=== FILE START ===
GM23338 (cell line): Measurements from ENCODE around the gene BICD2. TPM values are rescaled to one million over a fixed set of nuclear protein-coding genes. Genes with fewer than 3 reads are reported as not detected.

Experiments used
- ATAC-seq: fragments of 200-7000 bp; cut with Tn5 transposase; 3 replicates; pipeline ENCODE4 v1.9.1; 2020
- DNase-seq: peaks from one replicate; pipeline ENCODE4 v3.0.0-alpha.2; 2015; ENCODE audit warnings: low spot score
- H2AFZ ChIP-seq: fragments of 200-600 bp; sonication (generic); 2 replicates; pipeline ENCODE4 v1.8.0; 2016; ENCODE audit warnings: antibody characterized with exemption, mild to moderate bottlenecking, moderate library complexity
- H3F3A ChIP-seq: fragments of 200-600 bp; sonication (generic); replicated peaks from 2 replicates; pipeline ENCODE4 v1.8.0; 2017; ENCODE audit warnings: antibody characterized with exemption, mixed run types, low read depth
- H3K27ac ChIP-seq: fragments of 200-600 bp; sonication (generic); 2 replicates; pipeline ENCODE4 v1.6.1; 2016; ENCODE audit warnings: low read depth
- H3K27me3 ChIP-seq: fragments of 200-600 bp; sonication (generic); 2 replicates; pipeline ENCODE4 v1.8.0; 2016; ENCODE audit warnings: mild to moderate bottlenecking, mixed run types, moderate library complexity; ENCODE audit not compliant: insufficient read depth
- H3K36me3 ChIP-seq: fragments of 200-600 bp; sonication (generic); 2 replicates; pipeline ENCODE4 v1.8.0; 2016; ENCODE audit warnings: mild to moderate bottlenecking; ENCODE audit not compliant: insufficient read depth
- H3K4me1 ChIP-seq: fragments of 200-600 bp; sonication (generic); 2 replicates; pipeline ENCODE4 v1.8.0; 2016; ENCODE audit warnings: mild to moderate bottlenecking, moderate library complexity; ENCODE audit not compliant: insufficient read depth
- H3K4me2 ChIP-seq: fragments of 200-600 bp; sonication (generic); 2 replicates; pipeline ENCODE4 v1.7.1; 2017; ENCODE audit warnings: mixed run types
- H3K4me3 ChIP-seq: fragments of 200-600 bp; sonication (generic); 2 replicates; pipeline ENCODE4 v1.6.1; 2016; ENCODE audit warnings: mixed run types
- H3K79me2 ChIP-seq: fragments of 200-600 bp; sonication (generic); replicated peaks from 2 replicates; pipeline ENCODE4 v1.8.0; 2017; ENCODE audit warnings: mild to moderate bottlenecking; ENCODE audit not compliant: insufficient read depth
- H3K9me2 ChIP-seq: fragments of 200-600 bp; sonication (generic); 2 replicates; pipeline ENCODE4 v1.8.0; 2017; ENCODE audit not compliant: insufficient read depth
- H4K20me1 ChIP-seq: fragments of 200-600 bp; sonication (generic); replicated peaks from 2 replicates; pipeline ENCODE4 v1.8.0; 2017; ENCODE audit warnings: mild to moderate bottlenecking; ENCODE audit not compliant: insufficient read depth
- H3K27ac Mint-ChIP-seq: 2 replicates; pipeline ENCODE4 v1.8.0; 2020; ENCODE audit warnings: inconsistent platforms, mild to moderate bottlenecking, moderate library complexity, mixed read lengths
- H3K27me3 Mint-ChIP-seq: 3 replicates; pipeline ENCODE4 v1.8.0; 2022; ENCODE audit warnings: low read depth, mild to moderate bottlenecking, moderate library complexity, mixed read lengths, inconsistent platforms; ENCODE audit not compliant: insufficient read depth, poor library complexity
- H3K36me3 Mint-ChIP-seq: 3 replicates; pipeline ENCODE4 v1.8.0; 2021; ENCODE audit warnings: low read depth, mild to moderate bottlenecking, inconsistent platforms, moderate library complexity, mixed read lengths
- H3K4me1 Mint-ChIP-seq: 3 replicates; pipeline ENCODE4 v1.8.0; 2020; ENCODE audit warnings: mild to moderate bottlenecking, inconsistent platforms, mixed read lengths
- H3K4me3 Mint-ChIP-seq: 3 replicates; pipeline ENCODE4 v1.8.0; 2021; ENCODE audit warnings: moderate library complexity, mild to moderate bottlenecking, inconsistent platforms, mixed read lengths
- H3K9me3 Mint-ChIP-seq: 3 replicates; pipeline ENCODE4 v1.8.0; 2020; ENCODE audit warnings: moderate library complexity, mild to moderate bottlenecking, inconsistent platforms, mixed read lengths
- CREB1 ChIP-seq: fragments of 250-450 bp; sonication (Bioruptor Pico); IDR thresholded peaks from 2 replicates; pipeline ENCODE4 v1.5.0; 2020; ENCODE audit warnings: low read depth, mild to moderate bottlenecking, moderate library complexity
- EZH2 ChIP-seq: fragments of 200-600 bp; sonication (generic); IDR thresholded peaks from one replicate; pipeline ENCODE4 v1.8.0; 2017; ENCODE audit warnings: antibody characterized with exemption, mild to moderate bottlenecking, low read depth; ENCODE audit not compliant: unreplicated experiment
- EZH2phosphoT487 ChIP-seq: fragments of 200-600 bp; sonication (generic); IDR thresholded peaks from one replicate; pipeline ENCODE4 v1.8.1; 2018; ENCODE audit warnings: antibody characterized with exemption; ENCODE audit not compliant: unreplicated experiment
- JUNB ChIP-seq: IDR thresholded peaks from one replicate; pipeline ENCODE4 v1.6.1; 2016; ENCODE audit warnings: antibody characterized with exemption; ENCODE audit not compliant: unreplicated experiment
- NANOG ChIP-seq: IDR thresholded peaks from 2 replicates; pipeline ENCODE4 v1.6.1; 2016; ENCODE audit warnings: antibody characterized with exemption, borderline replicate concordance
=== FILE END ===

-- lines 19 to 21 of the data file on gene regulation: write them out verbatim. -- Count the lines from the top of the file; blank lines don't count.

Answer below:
- H3K4me1 Mint-ChIP-seq: 3 replicates; pipeline ENCODE4 v1.8.0; 2020; ENCODE audit warnings: mild to moderate bottlenecking, inconsistent platforms, mixed read lengths
- H3K4me3 Mint-ChIP-seq: 3 replicates; pipeline ENCODE4 v1.8.0; 2021; ENCODE audit warnings: moderate library complexity, mild to moderate bottlenecking, inconsistent platforms, mixed read lengths
- H3K9me3 Mint-ChIP-seq: 3 replicates; pipeline ENCODE4 v1.8.0; 2020; ENCODE audit warnings: moderate library complexity, mild to moderate bottlenecking, inconsistent platforms, mixed read lengths